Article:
I know that maybe the last thing you want to hear right now is the C word. However, conference projects are an important and beloved part of our academics here at SLC. One of Vanguard’s most popular events, Conference @ Speed, returned with full force on November 16. About ten students came together to talk to one another about their conference projects that they have been working on for the past two months while listening to others. Former Vanguard editor Robert Winslow ’12 also was in attendance.
Students provided chamber music and homemade bread( an obvious reason to come in the first place) to accompany the event.
The event began with “Serenade for String Trio“ by Dohnanyi. Co-editor Sebastien Kelso opened the floor with some opening remarks.
“The reason we are here [is] because half of the work we do is conference work. It is incredibly meaningful work, but it can also be isolating. You can go for four years at SLC without knowing what anyone else is working on,” he said.
Publication editor/curator Terry Tuttle ’15, explained her conference work to me one-on-one while others were democratically were organized in groups of two, three, or four.
“[I’m doing] a visual novel that is like a video game,” she said. “It was originally developed as an Asian genre. You don’t see them in the United States very much.”
I asked her how the process was to creating her visual novel.
“You start with a generic background that says where you’re standing, then in front of that you have character sprites which are basically people that change expression. At the bottom of the screen, there’s a box and the box scrolls through narration and then also dialogue between the characters and the character sprites on the screen. Unlike a video game there is no moving around or interacting with objects. All you do is you click to continue through the story and you get to make choices.”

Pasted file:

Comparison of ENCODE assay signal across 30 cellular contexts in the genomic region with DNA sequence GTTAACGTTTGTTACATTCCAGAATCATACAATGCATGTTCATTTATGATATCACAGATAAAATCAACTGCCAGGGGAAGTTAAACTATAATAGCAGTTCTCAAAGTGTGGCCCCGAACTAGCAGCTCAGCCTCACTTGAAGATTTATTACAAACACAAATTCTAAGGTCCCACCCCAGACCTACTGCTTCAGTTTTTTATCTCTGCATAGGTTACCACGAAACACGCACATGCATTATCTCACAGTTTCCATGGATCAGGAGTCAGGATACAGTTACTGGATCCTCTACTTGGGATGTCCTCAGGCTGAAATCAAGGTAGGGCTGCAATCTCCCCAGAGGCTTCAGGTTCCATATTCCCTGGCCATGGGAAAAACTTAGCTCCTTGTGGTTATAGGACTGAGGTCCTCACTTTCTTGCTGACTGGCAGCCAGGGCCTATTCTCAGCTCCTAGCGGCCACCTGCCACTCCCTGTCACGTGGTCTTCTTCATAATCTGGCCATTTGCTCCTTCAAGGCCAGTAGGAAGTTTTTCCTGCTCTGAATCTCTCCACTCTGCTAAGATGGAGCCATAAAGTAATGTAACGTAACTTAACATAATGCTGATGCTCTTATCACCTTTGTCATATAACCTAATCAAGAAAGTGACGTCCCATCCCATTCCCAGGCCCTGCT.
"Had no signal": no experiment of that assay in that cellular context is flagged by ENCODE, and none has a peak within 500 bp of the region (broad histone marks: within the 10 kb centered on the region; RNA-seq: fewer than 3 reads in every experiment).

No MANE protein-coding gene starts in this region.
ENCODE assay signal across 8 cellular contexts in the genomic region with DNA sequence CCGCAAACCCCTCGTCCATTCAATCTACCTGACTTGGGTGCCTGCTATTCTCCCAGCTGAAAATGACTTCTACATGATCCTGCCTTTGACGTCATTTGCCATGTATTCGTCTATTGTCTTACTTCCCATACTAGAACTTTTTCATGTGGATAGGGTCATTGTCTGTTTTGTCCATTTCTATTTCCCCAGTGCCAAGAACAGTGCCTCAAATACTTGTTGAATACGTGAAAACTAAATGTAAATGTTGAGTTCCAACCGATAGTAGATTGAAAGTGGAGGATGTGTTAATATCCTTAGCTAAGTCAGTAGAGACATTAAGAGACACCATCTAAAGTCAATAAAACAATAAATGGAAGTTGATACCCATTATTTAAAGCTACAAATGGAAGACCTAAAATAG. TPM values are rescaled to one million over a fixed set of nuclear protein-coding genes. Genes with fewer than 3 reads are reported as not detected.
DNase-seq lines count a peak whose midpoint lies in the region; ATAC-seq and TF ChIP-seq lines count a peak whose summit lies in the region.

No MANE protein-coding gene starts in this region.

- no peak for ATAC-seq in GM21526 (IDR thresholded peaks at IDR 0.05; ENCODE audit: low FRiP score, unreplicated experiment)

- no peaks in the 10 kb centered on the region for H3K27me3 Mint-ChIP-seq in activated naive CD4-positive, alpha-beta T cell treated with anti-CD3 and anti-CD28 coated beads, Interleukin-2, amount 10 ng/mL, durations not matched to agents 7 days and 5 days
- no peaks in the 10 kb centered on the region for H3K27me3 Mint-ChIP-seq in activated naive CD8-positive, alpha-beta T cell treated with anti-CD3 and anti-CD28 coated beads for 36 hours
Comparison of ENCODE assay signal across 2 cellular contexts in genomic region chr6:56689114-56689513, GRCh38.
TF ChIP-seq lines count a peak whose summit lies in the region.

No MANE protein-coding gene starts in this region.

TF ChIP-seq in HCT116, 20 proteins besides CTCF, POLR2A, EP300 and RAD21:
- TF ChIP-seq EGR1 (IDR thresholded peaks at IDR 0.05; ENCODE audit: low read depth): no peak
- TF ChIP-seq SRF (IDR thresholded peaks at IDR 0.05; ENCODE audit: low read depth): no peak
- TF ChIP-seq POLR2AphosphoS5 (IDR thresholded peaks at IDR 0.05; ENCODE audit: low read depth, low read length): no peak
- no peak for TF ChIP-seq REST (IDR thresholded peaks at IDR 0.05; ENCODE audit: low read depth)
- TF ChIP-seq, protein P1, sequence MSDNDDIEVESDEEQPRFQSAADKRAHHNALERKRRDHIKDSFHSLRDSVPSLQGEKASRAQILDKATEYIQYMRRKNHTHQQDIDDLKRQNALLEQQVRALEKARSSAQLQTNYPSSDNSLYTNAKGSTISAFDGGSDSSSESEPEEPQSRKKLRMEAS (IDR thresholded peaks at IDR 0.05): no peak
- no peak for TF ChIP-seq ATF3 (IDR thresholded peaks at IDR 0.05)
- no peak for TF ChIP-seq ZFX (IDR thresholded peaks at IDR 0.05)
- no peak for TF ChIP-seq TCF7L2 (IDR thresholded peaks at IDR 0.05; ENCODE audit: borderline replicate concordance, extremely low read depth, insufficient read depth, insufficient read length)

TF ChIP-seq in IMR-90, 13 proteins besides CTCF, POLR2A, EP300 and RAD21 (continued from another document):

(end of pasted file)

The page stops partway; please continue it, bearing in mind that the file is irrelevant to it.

Nearby, Kurt Santana ’15 shared his conference work in his first-year studies class with Bill Shullenberger with Co-editor Harrison Holmes ’15. During the in-depth discussion, Santana talked about his progression of the idea of two lovers to a conference paper on the role of religion being personified in such literary classics such as Ovid’s Metamorphoses and Homer’s The Odyssey.
“I wanted to take Damon in anthology and I wanted to see how the word changed … to modern fiction,” Santana said. “[Bill and I have] talked about how important the gods are [and] how they change their actions …”
Musicians performed Beethoven’s “Opus 95 no. 2,” an exhilarating string quartet, ending an evening of music and conversation in perfect harmony.
Vanguard plans to have two more Conference @ Speed events next semester. Keep an eye out for the next date, you never know you may want to share your conference work.